Jurgen Klopp's assertion their goalless draw against Southampton was "not the end of the world" proved accurate after Arsenal did Liverpool a favour in the race for the top four.
Drawing a fourth blank against Saints this season - courtesy of Fraser Forster saving James Milner's second-half penalty - handed the initiative to Manchester United in the quest for Champions League qualification.
However, Jose Mourinho's fifth-placed side, with a match in hand, missed the chance to close the gap to two points after their 2-0 loss at the Emirates.
It means third-placed Liverpool will still qualify for the Champions League if they win their remaining two matches irrespective of what United and Arsenal, seven behind with two games in hand, manage.
"We have only one point more, we wanted to have three points more. It is not the end of the world but we are really disappointed," said Klopp.
"It is not nice to drop points at home but now we play away (at already-safe West Ham) and then we have another home game.
"It is only a mental issue if you see it as one.
"Before the game we needed three (wins), and obviously now I would say two would not be bad.
"It really makes sense that we are really concentrated on West Ham.
"They are also in a positive season-finishing mood - no pressure any more - and they will try to get results somehow.
"We are still fighting and nobody has given up.
"I spoke immediately after the game to the boys - I cannot and don't want to take away the disappointment - but what I can say is that we have one point more than before."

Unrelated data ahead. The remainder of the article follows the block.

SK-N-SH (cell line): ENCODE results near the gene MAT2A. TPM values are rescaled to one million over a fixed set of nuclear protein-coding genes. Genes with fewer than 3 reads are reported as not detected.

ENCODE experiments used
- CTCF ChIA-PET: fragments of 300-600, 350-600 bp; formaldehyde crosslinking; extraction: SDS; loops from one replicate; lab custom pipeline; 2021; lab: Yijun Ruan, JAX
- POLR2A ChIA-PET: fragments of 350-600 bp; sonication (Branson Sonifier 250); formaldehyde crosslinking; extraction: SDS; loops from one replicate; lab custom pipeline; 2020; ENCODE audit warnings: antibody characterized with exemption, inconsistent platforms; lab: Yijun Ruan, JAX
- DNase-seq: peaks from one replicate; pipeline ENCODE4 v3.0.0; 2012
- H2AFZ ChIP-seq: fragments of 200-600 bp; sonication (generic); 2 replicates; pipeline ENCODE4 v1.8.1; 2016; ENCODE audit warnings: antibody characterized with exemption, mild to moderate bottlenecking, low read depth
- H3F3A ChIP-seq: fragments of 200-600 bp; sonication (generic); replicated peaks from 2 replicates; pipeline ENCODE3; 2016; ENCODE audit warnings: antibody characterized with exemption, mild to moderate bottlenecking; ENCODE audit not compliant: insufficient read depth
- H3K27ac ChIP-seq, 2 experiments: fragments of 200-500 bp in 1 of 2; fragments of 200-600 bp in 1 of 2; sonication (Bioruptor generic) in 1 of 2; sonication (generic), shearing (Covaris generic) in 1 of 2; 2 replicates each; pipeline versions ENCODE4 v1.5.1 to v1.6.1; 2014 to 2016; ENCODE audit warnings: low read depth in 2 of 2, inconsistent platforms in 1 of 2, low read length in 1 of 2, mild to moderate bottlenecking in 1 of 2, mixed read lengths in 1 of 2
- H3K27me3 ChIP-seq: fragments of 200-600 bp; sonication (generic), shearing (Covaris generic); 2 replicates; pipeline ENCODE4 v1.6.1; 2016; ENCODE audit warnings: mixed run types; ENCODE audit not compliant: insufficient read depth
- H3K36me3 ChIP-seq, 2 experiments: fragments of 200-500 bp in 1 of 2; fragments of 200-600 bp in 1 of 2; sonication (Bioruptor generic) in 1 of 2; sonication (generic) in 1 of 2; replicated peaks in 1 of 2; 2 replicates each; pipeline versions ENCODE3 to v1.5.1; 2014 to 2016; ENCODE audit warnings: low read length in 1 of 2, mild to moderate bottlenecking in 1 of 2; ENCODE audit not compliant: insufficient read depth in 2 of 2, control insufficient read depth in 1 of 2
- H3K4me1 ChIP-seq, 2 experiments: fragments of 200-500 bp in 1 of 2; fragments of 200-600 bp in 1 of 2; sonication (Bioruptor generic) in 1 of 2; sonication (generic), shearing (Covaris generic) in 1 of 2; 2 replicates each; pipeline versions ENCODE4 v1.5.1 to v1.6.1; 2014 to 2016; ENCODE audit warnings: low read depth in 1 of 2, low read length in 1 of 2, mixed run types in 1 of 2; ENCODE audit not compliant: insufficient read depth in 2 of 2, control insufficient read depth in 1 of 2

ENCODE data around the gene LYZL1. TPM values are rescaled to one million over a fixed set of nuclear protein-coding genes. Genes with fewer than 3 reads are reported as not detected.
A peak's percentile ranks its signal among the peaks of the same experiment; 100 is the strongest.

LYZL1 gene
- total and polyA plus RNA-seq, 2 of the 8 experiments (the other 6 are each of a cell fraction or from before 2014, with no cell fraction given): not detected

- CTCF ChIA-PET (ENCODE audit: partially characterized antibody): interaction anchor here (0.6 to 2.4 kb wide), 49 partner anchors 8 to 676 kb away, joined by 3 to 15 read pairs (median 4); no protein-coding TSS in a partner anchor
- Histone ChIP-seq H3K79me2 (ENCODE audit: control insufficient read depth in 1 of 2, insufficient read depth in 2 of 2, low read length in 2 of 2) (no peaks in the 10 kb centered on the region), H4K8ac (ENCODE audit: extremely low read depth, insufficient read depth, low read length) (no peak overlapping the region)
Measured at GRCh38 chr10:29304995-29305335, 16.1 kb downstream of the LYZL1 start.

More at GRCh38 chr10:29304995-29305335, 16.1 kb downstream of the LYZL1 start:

Milner apologised to his team-mates for his penalty miss.
"It was my fault for us not getting the three points today, definitely my fault. I take responsibility," he told Sky Sports.
"I've been around long enough not to let that worry me. I did what I wanted to do - obviously it was not good enough on this occasion.
"Fraser's a good keeper. I can't do any more than hold my hands up and apologise to the boys.
Claude Puel, who has not lost in six encounters against Liverpool as Lyon and now Southampton boss, was happy with their defensive display which saw them concede 65 per cent possession and fail to have a shot on target.
"It was a fantastic game with a strong defensive unit," he said.
"It was important to play like this against this team. It was difficult for us to make some counter-attacks but it is a fantastic work for the squad.
"We defended very well: good structure, good organisation, good discipline."